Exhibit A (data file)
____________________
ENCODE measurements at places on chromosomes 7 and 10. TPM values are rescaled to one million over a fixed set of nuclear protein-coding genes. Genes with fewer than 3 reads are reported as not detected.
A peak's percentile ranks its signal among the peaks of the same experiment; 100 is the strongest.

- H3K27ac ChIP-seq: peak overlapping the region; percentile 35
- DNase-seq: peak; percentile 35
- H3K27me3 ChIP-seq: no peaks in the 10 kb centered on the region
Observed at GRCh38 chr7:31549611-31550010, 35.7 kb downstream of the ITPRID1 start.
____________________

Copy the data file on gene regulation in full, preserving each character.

ENCODE measurements at places on chromosomes 7 and 10. TPM values are rescaled to one million over a fixed set of nuclear protein-coding genes. Genes with fewer than 3 reads are reported as not detected.
A peak's percentile ranks its signal among the peaks of the same experiment; 100 is the strongest.

- H3K27ac ChIP-seq: peak overlapping the region; percentile 35
- DNase-seq: peak; percentile 35
- H3K27me3 ChIP-seq: no peaks in the 10 kb centered on the region
Observed at GRCh38 chr7:31549611-31550010, 35.7 kb downstream of the ITPRID1 start.